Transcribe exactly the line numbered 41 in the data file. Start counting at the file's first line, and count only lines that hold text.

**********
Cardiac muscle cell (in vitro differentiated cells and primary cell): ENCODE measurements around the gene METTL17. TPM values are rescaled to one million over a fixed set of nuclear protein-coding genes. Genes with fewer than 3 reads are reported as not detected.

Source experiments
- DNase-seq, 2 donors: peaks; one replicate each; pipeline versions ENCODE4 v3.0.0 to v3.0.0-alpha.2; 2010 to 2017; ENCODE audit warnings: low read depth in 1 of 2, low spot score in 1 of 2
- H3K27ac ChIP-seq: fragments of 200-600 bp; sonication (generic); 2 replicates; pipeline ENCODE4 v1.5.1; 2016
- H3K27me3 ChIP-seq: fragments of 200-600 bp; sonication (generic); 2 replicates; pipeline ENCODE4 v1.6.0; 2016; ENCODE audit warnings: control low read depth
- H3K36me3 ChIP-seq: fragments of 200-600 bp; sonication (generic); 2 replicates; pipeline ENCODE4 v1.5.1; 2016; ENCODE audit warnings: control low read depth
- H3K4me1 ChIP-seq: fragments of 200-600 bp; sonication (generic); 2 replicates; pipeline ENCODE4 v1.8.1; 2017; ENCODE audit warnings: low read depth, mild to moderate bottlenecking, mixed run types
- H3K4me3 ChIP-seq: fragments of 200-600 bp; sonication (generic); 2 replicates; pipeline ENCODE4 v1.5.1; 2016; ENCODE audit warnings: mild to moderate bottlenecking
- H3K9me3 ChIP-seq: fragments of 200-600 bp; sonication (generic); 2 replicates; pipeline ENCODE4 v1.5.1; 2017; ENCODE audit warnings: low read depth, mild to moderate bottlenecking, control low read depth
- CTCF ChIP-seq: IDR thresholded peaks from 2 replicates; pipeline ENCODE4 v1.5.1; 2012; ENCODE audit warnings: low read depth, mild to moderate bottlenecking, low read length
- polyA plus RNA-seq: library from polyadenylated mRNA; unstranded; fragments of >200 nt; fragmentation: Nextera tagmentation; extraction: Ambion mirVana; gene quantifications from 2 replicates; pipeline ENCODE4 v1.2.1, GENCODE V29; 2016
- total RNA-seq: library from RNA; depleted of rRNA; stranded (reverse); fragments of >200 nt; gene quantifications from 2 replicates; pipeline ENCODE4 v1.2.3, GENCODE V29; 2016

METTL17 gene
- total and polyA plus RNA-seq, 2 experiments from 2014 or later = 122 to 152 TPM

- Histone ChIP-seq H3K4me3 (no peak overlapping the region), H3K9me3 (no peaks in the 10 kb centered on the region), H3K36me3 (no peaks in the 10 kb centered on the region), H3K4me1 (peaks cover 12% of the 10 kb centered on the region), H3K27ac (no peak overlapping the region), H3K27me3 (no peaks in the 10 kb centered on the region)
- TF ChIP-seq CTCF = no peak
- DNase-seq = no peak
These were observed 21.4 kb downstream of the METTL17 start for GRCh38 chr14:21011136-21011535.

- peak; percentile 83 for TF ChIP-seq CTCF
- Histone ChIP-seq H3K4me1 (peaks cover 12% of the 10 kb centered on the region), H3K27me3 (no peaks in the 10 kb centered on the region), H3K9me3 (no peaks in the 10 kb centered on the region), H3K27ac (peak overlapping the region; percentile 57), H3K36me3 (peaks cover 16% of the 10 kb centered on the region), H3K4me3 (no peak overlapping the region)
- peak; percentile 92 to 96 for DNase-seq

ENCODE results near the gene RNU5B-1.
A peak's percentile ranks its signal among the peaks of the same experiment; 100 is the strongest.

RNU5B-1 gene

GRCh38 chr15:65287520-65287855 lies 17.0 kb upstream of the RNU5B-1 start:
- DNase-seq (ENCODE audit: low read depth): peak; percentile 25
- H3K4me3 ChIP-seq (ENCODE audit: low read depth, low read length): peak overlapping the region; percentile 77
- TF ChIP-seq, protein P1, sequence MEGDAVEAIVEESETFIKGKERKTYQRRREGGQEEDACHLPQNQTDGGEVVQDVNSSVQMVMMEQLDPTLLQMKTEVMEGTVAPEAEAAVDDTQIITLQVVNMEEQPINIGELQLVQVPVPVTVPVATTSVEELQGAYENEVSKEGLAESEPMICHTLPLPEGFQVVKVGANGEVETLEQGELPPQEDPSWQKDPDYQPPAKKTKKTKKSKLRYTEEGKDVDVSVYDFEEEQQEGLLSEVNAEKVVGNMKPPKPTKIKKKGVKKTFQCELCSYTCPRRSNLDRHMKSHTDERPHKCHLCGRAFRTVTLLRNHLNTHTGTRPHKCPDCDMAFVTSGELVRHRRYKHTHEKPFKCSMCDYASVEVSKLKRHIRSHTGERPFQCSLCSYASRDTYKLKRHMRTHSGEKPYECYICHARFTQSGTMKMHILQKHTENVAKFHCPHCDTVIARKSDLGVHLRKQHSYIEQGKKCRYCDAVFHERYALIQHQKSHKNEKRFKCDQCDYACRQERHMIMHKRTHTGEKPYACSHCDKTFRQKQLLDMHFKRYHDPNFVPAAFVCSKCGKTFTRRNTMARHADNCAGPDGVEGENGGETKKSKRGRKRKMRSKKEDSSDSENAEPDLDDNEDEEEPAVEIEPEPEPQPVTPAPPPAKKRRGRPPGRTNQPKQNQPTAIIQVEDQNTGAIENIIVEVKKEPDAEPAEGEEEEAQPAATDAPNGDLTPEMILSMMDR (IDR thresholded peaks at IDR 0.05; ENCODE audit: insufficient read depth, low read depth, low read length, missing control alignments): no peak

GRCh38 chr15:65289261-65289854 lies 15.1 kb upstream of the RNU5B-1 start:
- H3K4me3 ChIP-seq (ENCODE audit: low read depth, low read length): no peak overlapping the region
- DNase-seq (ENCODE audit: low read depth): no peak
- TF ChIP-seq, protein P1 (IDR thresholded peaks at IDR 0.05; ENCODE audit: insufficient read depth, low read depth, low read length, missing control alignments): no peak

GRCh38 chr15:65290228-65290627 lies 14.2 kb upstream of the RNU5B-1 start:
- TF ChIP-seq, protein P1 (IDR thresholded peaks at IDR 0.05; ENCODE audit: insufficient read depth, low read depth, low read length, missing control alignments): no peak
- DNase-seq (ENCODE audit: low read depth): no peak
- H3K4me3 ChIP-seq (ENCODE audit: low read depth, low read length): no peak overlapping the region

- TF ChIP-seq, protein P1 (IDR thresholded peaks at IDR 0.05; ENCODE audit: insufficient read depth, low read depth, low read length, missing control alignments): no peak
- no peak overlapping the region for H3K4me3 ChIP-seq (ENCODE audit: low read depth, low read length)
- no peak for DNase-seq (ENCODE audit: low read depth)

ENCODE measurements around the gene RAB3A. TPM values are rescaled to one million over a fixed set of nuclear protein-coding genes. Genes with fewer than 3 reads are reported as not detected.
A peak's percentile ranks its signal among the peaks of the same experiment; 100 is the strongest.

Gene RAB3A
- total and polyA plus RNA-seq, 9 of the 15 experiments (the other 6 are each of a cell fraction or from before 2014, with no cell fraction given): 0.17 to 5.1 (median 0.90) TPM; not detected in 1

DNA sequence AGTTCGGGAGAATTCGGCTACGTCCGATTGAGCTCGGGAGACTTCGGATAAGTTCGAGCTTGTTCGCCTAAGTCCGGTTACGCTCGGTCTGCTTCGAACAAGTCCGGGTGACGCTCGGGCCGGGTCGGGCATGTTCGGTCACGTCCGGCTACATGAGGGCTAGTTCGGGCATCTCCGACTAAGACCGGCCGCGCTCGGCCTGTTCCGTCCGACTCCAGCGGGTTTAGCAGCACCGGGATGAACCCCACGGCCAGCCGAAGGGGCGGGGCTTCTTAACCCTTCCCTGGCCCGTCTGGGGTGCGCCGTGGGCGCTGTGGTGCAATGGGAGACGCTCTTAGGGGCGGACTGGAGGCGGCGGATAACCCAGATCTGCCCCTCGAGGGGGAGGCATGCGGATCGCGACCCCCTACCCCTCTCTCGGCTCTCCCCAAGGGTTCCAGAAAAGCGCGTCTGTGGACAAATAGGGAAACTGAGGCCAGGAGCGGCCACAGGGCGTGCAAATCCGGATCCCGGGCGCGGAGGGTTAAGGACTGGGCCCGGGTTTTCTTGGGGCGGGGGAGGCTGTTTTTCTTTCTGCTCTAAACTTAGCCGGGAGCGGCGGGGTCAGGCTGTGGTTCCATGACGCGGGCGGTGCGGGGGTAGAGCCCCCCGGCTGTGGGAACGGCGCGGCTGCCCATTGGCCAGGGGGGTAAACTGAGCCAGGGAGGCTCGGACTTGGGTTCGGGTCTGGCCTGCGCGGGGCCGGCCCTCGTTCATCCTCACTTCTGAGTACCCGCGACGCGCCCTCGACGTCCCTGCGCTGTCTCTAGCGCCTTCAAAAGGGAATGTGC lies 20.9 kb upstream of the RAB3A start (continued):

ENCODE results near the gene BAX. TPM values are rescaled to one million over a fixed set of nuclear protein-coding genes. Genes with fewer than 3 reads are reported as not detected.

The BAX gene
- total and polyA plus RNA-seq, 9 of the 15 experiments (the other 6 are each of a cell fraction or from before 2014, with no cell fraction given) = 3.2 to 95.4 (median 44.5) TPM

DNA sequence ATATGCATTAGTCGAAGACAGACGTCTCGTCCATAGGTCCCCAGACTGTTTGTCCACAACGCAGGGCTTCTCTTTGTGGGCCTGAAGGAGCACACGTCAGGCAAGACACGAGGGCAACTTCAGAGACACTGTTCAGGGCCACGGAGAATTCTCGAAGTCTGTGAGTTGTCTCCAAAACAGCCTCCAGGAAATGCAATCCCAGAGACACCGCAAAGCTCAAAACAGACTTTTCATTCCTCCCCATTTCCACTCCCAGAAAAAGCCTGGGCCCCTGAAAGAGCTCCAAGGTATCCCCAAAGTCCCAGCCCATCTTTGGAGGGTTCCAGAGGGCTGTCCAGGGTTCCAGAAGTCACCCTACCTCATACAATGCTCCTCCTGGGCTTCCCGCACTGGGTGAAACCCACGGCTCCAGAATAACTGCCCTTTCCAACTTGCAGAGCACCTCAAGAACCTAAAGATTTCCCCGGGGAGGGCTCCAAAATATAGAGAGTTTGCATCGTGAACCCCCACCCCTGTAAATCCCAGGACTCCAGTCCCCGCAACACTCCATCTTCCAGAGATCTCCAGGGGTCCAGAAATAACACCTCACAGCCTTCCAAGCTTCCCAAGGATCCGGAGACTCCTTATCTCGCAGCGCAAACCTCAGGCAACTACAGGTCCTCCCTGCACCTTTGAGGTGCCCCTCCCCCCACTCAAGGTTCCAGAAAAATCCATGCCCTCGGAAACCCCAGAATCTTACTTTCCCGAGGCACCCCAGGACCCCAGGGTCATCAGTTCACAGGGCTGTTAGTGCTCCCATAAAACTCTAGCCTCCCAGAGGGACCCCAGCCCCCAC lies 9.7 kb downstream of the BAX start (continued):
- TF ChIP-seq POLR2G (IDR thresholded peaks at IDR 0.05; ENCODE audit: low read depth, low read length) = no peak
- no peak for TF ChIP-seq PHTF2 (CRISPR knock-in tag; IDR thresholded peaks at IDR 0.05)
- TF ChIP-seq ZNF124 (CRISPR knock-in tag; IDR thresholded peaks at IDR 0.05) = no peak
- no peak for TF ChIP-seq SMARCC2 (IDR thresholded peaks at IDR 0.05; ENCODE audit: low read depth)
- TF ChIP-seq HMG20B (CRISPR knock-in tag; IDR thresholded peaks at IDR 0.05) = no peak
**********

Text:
A peak's percentile ranks its signal among the peaks of the same experiment; 100 is the strongest.